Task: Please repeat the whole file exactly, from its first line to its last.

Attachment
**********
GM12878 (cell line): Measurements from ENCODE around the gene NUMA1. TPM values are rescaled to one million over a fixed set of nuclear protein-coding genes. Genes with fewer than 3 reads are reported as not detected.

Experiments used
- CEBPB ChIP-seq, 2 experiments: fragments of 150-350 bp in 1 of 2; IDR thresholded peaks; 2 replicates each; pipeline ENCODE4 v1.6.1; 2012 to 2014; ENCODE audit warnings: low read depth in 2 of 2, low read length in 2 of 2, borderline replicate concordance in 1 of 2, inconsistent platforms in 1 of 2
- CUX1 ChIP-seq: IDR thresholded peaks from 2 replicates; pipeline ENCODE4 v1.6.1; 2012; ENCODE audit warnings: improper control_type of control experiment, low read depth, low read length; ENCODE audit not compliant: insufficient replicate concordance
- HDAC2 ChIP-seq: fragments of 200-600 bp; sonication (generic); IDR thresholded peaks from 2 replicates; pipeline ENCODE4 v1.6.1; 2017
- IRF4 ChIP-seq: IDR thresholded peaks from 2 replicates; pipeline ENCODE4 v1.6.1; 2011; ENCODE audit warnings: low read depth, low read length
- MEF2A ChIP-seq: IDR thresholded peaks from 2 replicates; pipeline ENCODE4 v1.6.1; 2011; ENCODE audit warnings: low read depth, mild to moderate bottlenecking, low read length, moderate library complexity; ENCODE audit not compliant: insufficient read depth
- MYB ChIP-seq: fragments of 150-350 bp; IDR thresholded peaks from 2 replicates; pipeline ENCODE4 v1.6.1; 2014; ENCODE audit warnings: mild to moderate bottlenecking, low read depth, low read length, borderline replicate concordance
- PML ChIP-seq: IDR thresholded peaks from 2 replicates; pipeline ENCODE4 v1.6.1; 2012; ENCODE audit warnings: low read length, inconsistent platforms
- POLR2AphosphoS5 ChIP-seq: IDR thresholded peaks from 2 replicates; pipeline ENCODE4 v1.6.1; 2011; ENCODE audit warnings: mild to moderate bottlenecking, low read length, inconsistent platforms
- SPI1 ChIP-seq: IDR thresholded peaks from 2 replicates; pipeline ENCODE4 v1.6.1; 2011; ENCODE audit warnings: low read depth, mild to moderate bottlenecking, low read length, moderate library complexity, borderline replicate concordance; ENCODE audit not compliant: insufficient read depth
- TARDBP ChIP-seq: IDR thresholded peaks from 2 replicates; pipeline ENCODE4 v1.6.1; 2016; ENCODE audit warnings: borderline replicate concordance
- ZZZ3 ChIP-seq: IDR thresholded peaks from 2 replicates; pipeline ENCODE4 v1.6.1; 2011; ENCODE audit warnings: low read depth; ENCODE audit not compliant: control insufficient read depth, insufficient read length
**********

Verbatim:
GM12878 (cell line): Measurements from ENCODE around the gene NUMA1. TPM values are rescaled to one million over a fixed set of nuclear protein-coding genes. Genes with fewer than 3 reads are reported as not detected.

Experiments used
- CEBPB ChIP-seq, 2 experiments: fragments of 150-350 bp in 1 of 2; IDR thresholded peaks; 2 replicates each; pipeline ENCODE4 v1.6.1; 2012 to 2014; ENCODE audit warnings: low read depth in 2 of 2, low read length in 2 of 2, borderline replicate concordance in 1 of 2, inconsistent platforms in 1 of 2
- CUX1 ChIP-seq: IDR thresholded peaks from 2 replicates; pipeline ENCODE4 v1.6.1; 2012; ENCODE audit warnings: improper control_type of control experiment, low read depth, low read length; ENCODE audit not compliant: insufficient replicate concordance
- HDAC2 ChIP-seq: fragments of 200-600 bp; sonication (generic); IDR thresholded peaks from 2 replicates; pipeline ENCODE4 v1.6.1; 2017
- IRF4 ChIP-seq: IDR thresholded peaks from 2 replicates; pipeline ENCODE4 v1.6.1; 2011; ENCODE audit warnings: low read depth, low read length
- MEF2A ChIP-seq: IDR thresholded peaks from 2 replicates; pipeline ENCODE4 v1.6.1; 2011; ENCODE audit warnings: low read depth, mild to moderate bottlenecking, low read length, moderate library complexity; ENCODE audit not compliant: insufficient read depth
- MYB ChIP-seq: fragments of 150-350 bp; IDR thresholded peaks from 2 replicates; pipeline ENCODE4 v1.6.1; 2014; ENCODE audit warnings: mild to moderate bottlenecking, low read depth, low read length, borderline replicate concordance
- PML ChIP-seq: IDR thresholded peaks from 2 replicates; pipeline ENCODE4 v1.6.1; 2012; ENCODE audit warnings: low read length, inconsistent platforms
- POLR2AphosphoS5 ChIP-seq: IDR thresholded peaks from 2 replicates; pipeline ENCODE4 v1.6.1; 2011; ENCODE audit warnings: mild to moderate bottlenecking, low read length, inconsistent platforms
- SPI1 ChIP-seq: IDR thresholded peaks from 2 replicates; pipeline ENCODE4 v1.6.1; 2011; ENCODE audit warnings: low read depth, mild to moderate bottlenecking, low read length, moderate library complexity, borderline replicate concordance; ENCODE audit not compliant: insufficient read depth
- TARDBP ChIP-seq: IDR thresholded peaks from 2 replicates; pipeline ENCODE4 v1.6.1; 2016; ENCODE audit warnings: borderline replicate concordance
- ZZZ3 ChIP-seq: IDR thresholded peaks from 2 replicates; pipeline ENCODE4 v1.6.1; 2011; ENCODE audit warnings: low read depth; ENCODE audit not compliant: control insufficient read depth, insufficient read length